The start of Spring, and I find myself seated in the Hamer Hall yet again. The last time I was in this very same recital hall was for Year 8 Presentation Night. Lengthy renovations on the Arts Centre discontinued Melbourne Symphony Orchestra performances under its roof, then in June finally reopened to a dazzling inaugural season. If not on acoustics, then I am expecting at least a fresh lease on the seating and decor. The highlights of the night will be the Dvořák cello concerto and Tchaikovsky’s famous Pathétique.
I’ve been going ever since I was a child. I love everything about it. I love the low murmuring of the audience that interweaves with the cacophony of tuning strings. I love the fierce, surging dance of the conductor. I love the way the soloist always comes back three or four times to thunderous applause, with an encore if we’re lucky. I love how being generations younger than everyone else in the audience is the most secure feeling I’ve ever experienced, because it foretells a promise that I will be taken care of in old age too, in this world of muted footsteps on rich burgundy carpet, glass tinkling and enlightened laughter.
Last time I went with a good friend J, we sat next to a little old Russian lady and her husband. She engaged us in exhaustless chatter throughout the break and in between movements with a smattering of her life story; retired journalist, travelling for fifteen years. She told us to think of her if we ever went to Paris, her favourite city, and asked if we were married (!).
Here at Hamer Hall the soloist, a retiring man with a greying mop of hair in a traditional button-up Chinese collar suit, keeps adjusting his glasses and wiping his hands on his suit trousers. After he changes the position of the cello for the fourth time, I am starting to feel nervous for him as well.
The end of the first movement beckons, and he begins to play. As he bows with precision to die for, I am struck by how his whole body tremors, his hair shakes ecstatically to an almost comical degree; I can’t help smiling. When I went to see them perform the Rachmaninov piano concertos a few months ago the force with which the soloist worked the piano took my breath away. At certain points though, the delicate sequences would be overpowered by the full majesty of the orchestra, something I can’t help emphasising with. When I used to play, and we were mounting a crescendo, nothing on earth could stop us from reaching the full climax that was ours. This time it could not be more different – lovely carved phrases, full resonant body. Not a single quaver goes unheard, nor a beat drowned in insignificance.
As I sit in the audience I’m very moved because I’ve never heard this orchestra play this energetically before. The orchestra has lost the singular quality of its different parts and has taken on a seamless togetherness, white, never-ending. Angles pronounce themselves with brilliant clarity: the straight back of the third desk violinist, the taut line from elbow to wrist. Technical virtuosity never ceases to amaze me, but the depth of passion, always veiled by the resolute control with which the musician holds himself, is something I will die trying to grasp. With nothing to focus on visually for the next two hours, my eyes involuntarily zero in on the minutiae of the orchestral anatomy. Curly brown hair escaping from a tightly coiled braid. E is drawing birds next to me.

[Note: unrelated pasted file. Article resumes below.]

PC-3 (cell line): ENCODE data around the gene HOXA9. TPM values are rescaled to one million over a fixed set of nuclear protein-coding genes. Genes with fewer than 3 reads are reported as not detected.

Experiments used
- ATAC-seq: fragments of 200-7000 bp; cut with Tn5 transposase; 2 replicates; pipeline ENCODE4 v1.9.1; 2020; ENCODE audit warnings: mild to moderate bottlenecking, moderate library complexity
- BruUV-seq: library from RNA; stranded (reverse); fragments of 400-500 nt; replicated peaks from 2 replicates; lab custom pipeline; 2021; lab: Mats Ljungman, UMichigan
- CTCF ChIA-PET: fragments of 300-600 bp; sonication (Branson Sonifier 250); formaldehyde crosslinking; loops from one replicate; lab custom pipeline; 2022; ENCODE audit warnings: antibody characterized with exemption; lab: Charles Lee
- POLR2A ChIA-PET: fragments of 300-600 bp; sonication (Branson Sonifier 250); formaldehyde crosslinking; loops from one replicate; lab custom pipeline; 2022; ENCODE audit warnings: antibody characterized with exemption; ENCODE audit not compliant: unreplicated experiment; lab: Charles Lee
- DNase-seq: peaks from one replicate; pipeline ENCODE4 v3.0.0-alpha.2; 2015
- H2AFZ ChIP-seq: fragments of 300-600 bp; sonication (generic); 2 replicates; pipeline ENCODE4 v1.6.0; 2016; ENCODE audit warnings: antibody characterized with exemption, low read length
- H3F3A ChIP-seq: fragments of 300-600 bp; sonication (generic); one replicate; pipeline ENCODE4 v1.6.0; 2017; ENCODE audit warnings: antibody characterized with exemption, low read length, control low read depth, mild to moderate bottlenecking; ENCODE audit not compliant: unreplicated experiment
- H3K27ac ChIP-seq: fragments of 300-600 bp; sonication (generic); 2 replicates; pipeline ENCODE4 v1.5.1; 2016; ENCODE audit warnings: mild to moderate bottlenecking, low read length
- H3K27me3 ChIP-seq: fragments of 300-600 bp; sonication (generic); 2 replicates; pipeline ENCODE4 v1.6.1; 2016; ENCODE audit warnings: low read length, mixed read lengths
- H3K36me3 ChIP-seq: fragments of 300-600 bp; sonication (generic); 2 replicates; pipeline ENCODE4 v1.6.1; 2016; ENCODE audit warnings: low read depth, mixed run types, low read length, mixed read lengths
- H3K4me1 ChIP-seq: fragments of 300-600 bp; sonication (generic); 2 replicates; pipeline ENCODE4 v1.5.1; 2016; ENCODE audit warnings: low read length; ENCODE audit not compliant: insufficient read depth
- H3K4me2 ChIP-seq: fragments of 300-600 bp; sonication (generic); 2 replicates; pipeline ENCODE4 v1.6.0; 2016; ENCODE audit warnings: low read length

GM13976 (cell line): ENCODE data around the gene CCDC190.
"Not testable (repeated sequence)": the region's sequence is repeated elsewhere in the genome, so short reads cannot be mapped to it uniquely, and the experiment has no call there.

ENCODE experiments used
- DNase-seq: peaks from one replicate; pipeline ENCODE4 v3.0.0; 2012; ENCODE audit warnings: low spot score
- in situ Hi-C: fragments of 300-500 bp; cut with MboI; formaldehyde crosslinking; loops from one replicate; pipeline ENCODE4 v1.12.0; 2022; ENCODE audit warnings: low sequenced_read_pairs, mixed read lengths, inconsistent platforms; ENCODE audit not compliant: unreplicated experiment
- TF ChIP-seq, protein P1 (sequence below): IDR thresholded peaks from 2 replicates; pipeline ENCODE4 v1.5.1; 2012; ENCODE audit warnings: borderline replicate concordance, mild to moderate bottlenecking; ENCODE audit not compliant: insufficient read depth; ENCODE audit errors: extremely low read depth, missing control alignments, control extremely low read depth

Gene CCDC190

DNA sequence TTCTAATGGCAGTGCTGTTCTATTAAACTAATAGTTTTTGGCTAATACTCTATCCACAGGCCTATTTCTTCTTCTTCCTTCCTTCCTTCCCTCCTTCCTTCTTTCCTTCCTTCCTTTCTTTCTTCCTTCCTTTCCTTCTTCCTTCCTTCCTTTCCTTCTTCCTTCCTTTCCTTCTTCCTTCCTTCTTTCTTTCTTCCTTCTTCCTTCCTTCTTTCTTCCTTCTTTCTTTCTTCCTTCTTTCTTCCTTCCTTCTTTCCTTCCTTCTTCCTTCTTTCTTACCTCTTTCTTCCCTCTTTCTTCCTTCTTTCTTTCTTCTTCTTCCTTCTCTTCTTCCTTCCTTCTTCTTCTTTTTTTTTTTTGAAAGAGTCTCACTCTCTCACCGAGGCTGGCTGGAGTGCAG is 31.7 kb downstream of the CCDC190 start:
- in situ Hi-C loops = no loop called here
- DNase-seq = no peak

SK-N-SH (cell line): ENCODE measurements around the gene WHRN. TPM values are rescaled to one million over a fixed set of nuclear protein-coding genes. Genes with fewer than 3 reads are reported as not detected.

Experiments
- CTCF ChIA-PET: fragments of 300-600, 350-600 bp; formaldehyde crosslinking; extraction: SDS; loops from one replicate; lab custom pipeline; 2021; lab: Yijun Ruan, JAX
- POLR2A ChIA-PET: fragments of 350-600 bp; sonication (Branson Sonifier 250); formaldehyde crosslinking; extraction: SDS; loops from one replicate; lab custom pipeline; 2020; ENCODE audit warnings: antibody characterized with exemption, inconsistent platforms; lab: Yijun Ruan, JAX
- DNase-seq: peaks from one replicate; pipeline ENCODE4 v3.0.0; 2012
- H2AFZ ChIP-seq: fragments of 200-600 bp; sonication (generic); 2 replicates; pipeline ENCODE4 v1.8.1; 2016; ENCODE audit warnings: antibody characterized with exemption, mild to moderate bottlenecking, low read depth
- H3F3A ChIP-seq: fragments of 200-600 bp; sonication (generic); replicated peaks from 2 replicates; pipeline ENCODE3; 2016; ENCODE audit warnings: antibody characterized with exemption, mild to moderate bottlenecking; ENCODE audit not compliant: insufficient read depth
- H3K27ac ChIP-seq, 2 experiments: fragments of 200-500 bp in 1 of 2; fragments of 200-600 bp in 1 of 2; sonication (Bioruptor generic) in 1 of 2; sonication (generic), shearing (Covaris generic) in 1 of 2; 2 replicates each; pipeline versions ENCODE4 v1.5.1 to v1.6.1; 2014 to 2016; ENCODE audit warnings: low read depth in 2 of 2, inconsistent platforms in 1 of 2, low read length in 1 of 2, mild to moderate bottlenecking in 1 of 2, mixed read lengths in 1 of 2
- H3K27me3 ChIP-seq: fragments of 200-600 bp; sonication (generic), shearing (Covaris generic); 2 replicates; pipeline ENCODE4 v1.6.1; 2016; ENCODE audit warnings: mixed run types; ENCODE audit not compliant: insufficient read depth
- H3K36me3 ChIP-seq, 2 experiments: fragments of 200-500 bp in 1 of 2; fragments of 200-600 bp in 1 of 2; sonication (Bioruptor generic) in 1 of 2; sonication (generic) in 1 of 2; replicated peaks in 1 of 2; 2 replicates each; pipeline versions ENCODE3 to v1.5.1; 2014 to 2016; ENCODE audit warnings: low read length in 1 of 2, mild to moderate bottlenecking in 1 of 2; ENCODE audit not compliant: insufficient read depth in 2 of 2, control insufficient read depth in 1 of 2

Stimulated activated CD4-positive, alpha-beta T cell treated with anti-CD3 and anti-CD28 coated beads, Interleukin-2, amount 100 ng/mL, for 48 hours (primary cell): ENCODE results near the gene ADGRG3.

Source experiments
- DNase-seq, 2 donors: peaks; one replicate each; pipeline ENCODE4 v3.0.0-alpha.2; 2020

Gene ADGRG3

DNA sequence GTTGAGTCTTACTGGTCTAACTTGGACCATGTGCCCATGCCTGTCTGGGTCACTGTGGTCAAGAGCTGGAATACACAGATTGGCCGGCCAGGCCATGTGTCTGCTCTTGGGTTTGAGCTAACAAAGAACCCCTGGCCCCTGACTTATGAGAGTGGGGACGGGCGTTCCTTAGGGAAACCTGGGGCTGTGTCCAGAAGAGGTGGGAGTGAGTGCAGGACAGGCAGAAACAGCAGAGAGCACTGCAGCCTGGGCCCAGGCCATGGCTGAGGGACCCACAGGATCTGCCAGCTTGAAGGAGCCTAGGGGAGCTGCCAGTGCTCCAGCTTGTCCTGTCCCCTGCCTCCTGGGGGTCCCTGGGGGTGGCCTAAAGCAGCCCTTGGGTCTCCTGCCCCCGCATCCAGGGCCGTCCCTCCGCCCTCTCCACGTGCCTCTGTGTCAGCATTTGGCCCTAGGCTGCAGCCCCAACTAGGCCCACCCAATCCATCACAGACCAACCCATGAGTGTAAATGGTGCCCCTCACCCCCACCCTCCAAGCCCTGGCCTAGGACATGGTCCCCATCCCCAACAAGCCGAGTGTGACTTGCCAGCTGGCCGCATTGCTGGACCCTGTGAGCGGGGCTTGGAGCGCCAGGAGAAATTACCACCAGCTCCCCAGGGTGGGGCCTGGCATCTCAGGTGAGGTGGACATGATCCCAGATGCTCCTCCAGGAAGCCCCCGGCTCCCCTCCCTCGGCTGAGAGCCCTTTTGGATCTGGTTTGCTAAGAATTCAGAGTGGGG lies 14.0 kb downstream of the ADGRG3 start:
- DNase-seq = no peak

An hour in, and E and I are utterly absorbed. I’m not voyeuristically spectating some detached group making noise anymore. Maybe it’s because we’re sitting 10 metres away from the stage? Or maybe it’s Tchaikovsky. My grandfather loved his music too, the sombre notes that don’t ever paint a complete picture but rather express such exquisite, astounding complexity, courting the mystical, the fathomless, the inexpressible dream from another life. Music really is to the soul what rain is to the desert.
Heartbreakingly beautiful. Oh to be a chair in this room and live in here forever. An elegant old lady near us turns from side to side, beaming, ‘I had tears running down my face’, she exclaims to her seat partners. The old man behind us gives a standing ovation, he is the only one in the hall to do so. He stands for five minutes, for as long as the applause lasts. Interval, 20 minutes. As if by a collective body clock, everyone trickles back in for the last piece, tutti sans soloist. A few minutes settled into our seats, and the usherette motions down our row, ‘Anywhere you like, anywhere really’. The soloist stands at the end of her arm – the man who moments earlier had us all entranced by his beautiful magic on stage – has chosen to sit among us in unified appreciation of the final piece. There are gasps, ‘well done’, ‘good on you’, ‘magnificent’. The humble Chinese artist, surrounded by admiring Australian seniors, bows and receives the praise quietly.
We get up to leave, but I want to hang back, get in a few words if I can. He makes his way down the row, signing people’s brochures. At last he’s in front of us, I tell him it was beautiful, I loved it. I ask if he has a name for his cello, he laughs and says in his polite, accented English ‘not yet’.
It’s a night to remember, as I am starting to realise all these are. How wonderful it is to bask in the classical sometimes, to revel in history’s success. I don’t have to understand it. I don’t have to analyse it. To simply sit back and listen.